Home General News William Faulkner, a cure for the great forgetting

William Faulkner, a cure for the great forgetting


William Faulkner, a cure for the great forgetting

OXFORD, Mississippi—America’s greatest novelist, a longtime resident of this lovely college town, once wrote:

John Krull, publisher, TheStatehouseFile.com

“The past is never dead. It’s not even past.”

William Faulkner wrote that in “Requiem for a Nun,” one of his lesser-known novels. Like all his work, the book experimented with narrative techniques. Parts of it are told in prose infused with the author’s poetic sensibility. Other sections are presented as if they were a play.

All that experimentation, though, focuses on Faulkner’s overriding obsession, his quest to figure out how we come to terms with what we have done and what has been done to us.

How we make peace with the past.

Faulkner’s emergence nearly a century ago as a great writer represented a sharp break with the main branch of Southern fiction.

Prior to his arrival, most books about the South glorified what had gone before, overlooking or even revising the bigotry, the violence and the poverty that plagued the region. In the hands of Southern romantics, the Civil War was not a horrible American tragedy brought on by a wretched crime against humanity—human slavery—in which brothers, cousins and fellow citizens slaughtered each other by the tens of thousands, battling in mud and blood for four long years while disease after disease ravaged the troops, but a gallant struggle waged by selfless and courtly gentlemen.

The South’s apologists even denied the true cause of the war, saying that it was a fight for self-determination, one waged so the Confederacy could be “left alone.”

In fact, President Abraham Lincoln had pledged to the Southern states that they would be left alone, but that didn’t stop them from firing the first shot in the murderous conflict that nearly tore the world’s great experiment in self-government apart.

Faulkner lifted the rock on Southern evasions and hypocrisies, revealing profound truths about race, regret and epic wrongs in the process.

His tales were not those of courtly noblemen defending a sacred lost cause but of desperate people doing often cruel and venal things for reasons that were far from selfless. He was one of the first white Southern writers to treat Black characters as fully functioning human beings. This allowed him to probe the tragic realities of segregation and the high price the South paid for living with and upholding the lie that some people deserve rights of liberty and personal self-determination … and some don’t.

Faulkner’s truth-telling was often met with hostility and contempt in his native land. Scorned as “Count No’Count” for his often patrician dress and manner, his neighbors here in Oxford showed little regard for the genius in their midst.

Even as Faulkner developed a worldwide reputation as one of the greatest writers of the 20th century, most of his townsmen considered him an embarrassment, a bizarre little man with an odd penchant for unsavory things.

They preferred the lie to the truth.

Now, as I walk through the rooms of Faulkner’s home and amble through the streets of the town where he lived, I think about how history echoes through eternity, how now distant struggles that have lain dormant may suddenly spring to life again.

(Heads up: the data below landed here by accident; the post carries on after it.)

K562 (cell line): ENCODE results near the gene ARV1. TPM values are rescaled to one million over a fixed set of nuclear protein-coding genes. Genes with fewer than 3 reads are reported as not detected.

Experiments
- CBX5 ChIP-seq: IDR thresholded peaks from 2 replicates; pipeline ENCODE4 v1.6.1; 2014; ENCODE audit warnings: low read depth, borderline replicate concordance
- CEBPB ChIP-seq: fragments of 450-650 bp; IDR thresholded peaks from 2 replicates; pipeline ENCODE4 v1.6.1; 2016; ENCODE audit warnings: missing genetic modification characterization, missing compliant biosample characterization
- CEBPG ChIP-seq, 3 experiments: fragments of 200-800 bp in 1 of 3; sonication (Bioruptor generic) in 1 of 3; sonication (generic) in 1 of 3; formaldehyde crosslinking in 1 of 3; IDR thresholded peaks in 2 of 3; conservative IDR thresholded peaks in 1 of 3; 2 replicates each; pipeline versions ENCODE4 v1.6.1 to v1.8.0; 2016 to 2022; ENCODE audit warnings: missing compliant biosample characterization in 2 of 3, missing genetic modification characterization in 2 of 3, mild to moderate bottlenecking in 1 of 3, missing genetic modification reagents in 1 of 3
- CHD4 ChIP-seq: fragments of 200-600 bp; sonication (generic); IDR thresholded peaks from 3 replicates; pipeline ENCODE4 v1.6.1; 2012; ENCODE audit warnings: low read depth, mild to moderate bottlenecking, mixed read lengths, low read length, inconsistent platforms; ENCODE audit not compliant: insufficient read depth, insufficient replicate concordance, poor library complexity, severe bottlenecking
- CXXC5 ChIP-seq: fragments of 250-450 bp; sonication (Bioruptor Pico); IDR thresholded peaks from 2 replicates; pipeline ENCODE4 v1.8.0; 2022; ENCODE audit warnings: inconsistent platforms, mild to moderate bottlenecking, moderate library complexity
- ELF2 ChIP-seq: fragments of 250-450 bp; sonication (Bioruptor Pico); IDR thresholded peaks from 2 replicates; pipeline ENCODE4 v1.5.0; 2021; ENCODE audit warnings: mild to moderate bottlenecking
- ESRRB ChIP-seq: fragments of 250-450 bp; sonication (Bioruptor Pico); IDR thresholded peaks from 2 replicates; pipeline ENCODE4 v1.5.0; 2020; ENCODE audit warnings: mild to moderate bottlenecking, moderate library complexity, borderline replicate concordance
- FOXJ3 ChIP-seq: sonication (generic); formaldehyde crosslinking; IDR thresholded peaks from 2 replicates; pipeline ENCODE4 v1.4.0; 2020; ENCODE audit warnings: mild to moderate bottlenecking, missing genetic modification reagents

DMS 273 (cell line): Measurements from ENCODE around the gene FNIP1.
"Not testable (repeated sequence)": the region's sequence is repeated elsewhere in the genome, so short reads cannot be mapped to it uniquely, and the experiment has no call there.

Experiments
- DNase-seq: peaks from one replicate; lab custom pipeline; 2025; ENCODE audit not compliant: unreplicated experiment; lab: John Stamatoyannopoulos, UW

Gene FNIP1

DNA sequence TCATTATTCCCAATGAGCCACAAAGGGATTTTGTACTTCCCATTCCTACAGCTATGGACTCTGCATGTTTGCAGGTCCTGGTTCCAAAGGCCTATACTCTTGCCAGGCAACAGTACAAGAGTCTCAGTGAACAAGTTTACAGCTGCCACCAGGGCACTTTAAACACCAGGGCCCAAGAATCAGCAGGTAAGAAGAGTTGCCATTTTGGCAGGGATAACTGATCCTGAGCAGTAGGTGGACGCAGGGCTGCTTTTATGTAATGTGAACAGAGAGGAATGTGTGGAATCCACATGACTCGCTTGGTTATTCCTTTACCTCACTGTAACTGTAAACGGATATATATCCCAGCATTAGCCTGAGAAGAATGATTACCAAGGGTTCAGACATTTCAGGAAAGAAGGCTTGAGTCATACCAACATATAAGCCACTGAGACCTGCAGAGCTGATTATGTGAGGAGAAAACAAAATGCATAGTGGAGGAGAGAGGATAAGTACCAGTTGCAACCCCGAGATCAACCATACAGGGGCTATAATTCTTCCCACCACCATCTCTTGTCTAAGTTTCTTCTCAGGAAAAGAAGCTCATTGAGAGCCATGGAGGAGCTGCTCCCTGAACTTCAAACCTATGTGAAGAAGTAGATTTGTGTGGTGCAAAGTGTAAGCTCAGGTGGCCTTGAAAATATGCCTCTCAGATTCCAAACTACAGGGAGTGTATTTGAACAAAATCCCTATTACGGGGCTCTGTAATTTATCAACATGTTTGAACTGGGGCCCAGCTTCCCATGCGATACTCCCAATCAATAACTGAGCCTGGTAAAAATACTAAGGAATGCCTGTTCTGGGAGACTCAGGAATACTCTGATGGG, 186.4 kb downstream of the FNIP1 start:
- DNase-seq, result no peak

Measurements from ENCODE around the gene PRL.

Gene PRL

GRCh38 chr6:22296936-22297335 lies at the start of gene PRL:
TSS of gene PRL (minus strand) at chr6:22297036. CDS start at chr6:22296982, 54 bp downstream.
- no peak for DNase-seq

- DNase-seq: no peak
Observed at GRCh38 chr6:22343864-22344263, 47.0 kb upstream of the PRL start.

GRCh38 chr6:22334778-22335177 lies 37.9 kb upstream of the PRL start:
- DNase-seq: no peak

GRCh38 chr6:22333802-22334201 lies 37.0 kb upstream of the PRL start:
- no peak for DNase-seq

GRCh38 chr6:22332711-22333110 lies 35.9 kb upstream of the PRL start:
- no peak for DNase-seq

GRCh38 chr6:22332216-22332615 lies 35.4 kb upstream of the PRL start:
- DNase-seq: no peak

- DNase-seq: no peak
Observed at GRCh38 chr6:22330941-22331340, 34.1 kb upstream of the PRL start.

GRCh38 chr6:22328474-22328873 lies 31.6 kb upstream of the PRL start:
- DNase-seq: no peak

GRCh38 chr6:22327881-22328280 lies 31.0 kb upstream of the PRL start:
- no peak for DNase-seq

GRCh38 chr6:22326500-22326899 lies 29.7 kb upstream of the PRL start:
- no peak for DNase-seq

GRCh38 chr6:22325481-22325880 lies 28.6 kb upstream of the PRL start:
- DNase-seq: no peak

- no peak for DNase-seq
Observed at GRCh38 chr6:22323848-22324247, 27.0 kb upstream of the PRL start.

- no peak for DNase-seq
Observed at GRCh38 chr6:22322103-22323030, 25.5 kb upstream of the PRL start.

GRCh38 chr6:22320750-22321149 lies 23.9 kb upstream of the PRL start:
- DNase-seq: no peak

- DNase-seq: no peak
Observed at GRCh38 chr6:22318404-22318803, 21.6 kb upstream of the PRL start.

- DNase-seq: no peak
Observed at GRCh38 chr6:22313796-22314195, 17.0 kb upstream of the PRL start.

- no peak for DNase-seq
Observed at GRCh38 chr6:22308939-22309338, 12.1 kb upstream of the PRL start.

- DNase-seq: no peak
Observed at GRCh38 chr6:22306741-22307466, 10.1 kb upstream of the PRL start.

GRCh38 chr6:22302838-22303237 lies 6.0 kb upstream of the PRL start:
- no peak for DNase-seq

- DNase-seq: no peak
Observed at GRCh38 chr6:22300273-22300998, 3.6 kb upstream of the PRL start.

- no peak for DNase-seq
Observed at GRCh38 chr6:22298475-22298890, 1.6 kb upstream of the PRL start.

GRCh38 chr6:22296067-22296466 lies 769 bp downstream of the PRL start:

We once again are amidst a great forgetting. States across the nation now are in the middle of a campaign to rewrite and obscure history once more, erasing grave injustices from the American consciousness and memory by banning books and suppressing any acknowledgment of basic truths.

In one particularly fatuous and vicious instance, the Republican governor of Florida who is also a presidential candidate, Ron DeSantis, has tried to repackage slavery—human servitude imposed by force of arms—as a kind of vocational education experience, a benign benefit rather than a cruel curse.

Now, as in Faulkner’s time, many Americans prefer the lie to the truth.

William Faulkner died a little more than 60 years ago, leaving behind the richest body of work ever produced by any American who ever picked up a pen.

He now is a writer more often admired than read, perhaps because his books make demands of both concentration and conscience on his readers.

This is a pity, because what he had to say is as timely now as it was 100 years ago.

We Americans still must come to terms with what we have done as a nation and a people.

Because the past is never dead.

It’s not even past.

FOOTNOTE: John Krull is director of Franklin College’s Pulliam School of Journalism and publisher of TheStatehouseFile.com, a news website powered by Franklin College journalism students. The views expressed are those of the author only and should not be attributed to Franklin College.


  1. All of know these people.
    They live among us.
    They post here at the City County Observer, all the time.

    Who? They live among us, the racist white nationalists.
    They are people who believe that white men should do the governing and who equally feel that the votes of immigrants and black folks should either be not allowed or not count – IN ORDER TO MAKE SURE that white men win elections.

    As Krull is making clear, these people are now embracing the Confederate Flag and racism as their creed.

    It is an unkind truth.
    But it is true.

  2. Talk about repackaging. So a comment about how having a skill could lead to success even in a post slavery and war torn economy becomes pro slavery?
    I can’t wait for you to emlighten us on the Democrat party’s stance on civil rights. Now there is something worthy of a rewrite. But that was just the Dixe-crats, or youthful indiscretion as one Democrat Klansman excused his racism.

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